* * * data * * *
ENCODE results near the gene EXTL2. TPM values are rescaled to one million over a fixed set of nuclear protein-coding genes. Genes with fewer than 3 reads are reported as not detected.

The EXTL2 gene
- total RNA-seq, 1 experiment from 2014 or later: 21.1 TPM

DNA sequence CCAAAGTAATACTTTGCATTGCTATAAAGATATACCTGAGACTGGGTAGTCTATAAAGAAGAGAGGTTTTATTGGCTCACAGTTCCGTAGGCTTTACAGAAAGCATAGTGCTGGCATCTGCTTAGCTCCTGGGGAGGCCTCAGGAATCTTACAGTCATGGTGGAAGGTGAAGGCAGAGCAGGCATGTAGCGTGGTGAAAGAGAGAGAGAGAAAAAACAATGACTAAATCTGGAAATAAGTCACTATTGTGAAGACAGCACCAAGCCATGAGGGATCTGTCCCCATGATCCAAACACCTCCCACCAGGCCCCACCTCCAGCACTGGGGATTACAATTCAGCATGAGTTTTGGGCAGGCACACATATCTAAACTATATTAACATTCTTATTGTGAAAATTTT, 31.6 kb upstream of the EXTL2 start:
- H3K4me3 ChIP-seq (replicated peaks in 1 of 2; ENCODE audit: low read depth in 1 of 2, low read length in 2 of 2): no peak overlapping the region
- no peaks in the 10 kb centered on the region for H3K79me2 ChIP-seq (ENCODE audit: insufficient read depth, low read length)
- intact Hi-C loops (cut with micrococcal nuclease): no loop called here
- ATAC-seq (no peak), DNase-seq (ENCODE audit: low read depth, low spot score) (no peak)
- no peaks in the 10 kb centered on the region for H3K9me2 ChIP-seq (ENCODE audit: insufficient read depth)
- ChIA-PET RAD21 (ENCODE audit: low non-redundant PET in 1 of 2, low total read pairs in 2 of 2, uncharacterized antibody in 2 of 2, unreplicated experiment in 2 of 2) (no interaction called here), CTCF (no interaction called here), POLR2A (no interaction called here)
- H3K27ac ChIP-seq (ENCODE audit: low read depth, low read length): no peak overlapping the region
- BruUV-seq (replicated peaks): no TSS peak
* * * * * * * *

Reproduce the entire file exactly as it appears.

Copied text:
ENCODE results near the gene EXTL2. TPM values are rescaled to one million over a fixed set of nuclear protein-coding genes. Genes with fewer than 3 reads are reported as not detected.

The EXTL2 gene
- total RNA-seq, 1 experiment from 2014 or later: 21.1 TPM

DNA sequence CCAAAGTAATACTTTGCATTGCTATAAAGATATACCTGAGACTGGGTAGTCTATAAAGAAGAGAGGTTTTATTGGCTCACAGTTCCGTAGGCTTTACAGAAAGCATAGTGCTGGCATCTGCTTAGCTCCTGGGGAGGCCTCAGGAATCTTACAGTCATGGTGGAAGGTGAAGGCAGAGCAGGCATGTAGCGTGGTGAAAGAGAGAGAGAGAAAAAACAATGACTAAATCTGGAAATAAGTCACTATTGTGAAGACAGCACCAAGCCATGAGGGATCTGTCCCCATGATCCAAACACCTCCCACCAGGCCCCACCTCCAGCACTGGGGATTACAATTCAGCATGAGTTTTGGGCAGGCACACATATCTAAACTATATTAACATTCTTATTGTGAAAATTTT, 31.6 kb upstream of the EXTL2 start:
- H3K4me3 ChIP-seq (replicated peaks in 1 of 2; ENCODE audit: low read depth in 1 of 2, low read length in 2 of 2): no peak overlapping the region
- no peaks in the 10 kb centered on the region for H3K79me2 ChIP-seq (ENCODE audit: insufficient read depth, low read length)
- intact Hi-C loops (cut with micrococcal nuclease): no loop called here
- ATAC-seq (no peak), DNase-seq (ENCODE audit: low read depth, low spot score) (no peak)
- no peaks in the 10 kb centered on the region for H3K9me2 ChIP-seq (ENCODE audit: insufficient read depth)
- ChIA-PET RAD21 (ENCODE audit: low non-redundant PET in 1 of 2, low total read pairs in 2 of 2, uncharacterized antibody in 2 of 2, unreplicated experiment in 2 of 2) (no interaction called here), CTCF (no interaction called here), POLR2A (no interaction called here)
- H3K27ac ChIP-seq (ENCODE audit: low read depth, low read length): no peak overlapping the region
- BruUV-seq (replicated peaks): no TSS peak